Travel writer and blogger, Laurie Goodlad, shares her family-friendly weekend adventure in the Angus countryside.
This blog will look at what you can do over a weekend in Angus – this is just a mere snapshot of what this beautiful part of the country has to offer.
This blog is part of a paid campaign with Visit Angus and Blue Skies Cottage, Auchmithie, but all opinions and musings are my own.
Angus sits tucked away on Scotland’s gentle east coast. Set amidst rolling hills and glens and flanked by stunning coastlines, punctuated with caves, cliffs and sandy stretches, Angus is a breathtaking corner of Scotland.
And despite having been to uni in nearby Dundee, my knowledge of the Angus area began and ended with the infamous Arbroath Smokie – that famous reekie-smoked haddock so synonymous with the place – so I was keen to find out what more this area of Scotland had to offer.
Angus sits between Perth and Kinross to the west, Aberdeenshire to the northeast, and the university city of Dundee to the south. With a string of seven towns, including Arbroath, Carnoustie, Monifieth, Brechin, Montrose, Forfar and Kirriemuir, there’s plenty to explore.
Angus is also home to one of my all-time favourite children’s authors, J M Barrie, who penned Peter Pan. An inspiring destination, I was keen to discover my own version of Neverland over a sunny and chilly February weekend.
“To live will be an awfully big adventure.” ― J.M. Barrie, Peter Pan
Getting to Angus is easy; follow the A92 from Dundee or Aberdeen, depending on whether you travel from the north or south. We were coming from Aberdeen, and after a crossing from Shetland – complete with weather warnings for strong wind – we based ourselves in Auchmithie, a small former fishing village four miles outside Arbroath. The original cottages of Auchmithie cluster along the main street, following the curvature of the cliffs they precariously perch above.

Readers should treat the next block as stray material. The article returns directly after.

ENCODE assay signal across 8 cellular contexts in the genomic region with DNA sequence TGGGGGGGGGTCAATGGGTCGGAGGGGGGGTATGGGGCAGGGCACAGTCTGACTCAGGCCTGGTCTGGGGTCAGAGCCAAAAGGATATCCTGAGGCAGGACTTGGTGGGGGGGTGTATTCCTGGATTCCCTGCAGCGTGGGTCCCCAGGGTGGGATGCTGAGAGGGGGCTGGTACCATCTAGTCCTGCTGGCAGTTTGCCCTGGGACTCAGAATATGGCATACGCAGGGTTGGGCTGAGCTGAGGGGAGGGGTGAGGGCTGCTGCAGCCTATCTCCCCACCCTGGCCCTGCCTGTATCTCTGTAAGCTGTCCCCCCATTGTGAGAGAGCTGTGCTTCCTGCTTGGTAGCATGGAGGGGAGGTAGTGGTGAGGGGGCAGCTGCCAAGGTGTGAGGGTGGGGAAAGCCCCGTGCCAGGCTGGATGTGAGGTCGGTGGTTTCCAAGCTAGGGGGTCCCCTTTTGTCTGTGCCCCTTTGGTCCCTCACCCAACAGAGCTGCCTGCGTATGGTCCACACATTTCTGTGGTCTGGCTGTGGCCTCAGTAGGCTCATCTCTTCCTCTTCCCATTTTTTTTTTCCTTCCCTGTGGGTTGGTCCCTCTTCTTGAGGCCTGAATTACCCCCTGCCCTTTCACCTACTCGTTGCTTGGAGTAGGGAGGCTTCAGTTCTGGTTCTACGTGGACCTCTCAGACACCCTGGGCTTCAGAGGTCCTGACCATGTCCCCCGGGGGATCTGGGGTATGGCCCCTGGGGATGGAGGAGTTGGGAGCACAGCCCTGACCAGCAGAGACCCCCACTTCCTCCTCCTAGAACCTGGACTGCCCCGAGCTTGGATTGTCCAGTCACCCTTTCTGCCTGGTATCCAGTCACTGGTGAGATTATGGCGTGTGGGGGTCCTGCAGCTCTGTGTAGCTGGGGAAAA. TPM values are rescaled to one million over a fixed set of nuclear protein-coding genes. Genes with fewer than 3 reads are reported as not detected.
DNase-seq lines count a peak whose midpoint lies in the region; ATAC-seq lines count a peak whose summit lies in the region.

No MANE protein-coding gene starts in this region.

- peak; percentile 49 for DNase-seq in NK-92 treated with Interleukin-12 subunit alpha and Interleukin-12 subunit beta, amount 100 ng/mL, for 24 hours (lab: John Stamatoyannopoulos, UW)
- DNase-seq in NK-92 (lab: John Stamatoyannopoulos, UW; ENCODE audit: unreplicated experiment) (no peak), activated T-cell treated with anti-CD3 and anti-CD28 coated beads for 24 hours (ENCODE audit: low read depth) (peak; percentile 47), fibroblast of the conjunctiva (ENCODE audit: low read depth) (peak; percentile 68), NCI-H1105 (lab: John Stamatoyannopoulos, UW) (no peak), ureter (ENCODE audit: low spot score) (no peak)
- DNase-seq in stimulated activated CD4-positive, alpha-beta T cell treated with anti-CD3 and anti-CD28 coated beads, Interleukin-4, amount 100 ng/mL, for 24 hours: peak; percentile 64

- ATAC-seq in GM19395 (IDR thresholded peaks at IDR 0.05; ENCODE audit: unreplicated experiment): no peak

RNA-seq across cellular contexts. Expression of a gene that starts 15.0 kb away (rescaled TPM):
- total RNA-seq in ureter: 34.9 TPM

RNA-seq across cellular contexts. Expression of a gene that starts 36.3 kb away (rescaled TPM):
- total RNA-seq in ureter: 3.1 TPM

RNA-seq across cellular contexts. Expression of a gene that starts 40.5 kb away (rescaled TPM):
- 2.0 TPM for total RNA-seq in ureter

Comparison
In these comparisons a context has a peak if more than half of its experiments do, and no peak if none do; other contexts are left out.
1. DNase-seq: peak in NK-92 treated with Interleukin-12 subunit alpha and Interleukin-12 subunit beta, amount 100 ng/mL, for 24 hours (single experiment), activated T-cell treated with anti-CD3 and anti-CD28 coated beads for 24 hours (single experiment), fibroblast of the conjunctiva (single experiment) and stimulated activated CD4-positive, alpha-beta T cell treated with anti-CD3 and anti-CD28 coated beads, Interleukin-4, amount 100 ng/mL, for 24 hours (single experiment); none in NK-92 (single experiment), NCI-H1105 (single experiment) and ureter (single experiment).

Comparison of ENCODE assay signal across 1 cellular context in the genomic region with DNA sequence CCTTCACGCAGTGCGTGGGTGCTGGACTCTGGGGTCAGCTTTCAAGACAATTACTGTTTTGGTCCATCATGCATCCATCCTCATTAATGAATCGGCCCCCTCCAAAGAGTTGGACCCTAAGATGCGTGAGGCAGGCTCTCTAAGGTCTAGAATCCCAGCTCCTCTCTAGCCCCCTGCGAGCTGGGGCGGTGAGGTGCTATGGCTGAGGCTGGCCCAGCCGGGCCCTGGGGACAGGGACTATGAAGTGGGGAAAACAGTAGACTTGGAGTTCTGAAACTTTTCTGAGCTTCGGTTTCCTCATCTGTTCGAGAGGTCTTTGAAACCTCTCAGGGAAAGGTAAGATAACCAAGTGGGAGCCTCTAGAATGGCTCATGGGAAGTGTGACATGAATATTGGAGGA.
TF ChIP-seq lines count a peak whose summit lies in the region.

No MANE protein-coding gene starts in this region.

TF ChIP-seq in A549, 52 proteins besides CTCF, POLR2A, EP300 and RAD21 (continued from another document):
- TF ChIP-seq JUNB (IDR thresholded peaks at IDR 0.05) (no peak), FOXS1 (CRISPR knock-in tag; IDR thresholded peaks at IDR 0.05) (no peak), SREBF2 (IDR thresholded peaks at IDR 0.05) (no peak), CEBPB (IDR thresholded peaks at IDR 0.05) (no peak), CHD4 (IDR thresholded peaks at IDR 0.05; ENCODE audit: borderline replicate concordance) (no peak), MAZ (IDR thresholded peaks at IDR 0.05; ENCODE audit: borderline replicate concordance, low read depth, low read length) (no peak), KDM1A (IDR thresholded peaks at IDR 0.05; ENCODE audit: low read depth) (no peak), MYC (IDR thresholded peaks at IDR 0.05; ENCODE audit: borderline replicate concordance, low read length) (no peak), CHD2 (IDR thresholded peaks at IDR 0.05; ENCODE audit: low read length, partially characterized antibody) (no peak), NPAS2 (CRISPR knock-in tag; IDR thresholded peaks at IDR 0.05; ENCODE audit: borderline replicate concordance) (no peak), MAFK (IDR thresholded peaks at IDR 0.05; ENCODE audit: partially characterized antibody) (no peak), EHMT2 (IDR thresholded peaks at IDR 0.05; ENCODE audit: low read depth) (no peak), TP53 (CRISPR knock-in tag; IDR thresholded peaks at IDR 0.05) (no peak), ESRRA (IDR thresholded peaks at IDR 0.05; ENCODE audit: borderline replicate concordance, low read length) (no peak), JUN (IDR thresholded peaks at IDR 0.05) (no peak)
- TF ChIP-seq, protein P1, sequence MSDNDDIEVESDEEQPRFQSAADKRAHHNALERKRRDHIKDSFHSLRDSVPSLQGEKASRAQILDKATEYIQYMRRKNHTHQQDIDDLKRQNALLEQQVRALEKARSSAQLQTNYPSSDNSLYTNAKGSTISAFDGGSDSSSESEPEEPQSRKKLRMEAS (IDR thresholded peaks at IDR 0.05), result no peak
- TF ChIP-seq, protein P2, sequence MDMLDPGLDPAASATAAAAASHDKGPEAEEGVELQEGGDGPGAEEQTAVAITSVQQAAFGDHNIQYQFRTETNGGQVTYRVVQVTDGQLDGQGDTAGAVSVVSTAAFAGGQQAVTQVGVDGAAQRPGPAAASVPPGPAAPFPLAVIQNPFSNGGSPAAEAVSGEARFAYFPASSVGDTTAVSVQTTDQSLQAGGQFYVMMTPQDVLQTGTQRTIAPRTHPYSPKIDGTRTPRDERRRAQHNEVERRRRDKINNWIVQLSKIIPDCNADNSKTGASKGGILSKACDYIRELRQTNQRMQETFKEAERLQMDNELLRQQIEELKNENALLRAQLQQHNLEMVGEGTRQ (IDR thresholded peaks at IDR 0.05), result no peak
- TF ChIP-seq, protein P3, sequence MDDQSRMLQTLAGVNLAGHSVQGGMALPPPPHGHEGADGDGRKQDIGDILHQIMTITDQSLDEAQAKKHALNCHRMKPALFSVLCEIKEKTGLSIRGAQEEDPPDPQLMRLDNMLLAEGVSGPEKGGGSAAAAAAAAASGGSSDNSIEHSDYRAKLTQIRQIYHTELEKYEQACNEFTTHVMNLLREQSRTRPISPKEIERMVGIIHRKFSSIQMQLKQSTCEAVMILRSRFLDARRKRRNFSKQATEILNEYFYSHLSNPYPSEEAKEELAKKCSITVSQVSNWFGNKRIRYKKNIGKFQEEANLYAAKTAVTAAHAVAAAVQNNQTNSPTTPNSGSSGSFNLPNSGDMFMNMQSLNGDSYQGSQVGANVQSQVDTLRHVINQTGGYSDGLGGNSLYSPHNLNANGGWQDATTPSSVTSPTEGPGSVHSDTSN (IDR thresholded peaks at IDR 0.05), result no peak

Auchmithie’s fishery predates Arbroath by several centuries, and although many of the small cottages were built as farming cottages supporting the rich farmland that stretches far inland from the coast, creating a landscape of gently rolling hills, the village is best known for its fishing roots.
Historically, Auchmithie was the centre of fishing in the area, with the pebble beach creating the ideal haven for the deep-keeled boats engaged in whitefish fishing. As the industry grew, work on building a harbour began, and in 1890, once completed, boats no longer had to be physically dragged up and down the beach before and after each trip.
Today, Auchmithie is a quiet, picture-postcard-perfect community with elevated views above the towering 120-ft cliffs four miles northeast of Arbroath.
Home to the Arbroath Smokie, this is where I sampled my first smokie at The But ‘n’ Ben restaurant. In this family-run licensed restaurant, owners Angus and Margo are renowned for their signature Arbroath Smokie Pancakes.
Andreou’s Bistro, Arbroath
We dined at the renowned Andreous Bistro in Arbroath on our first evening. Andreous’ is a Greek-Mediterranean-style bistro just four miles from Auchmithie serving fantastic food with a Cypriot flavour.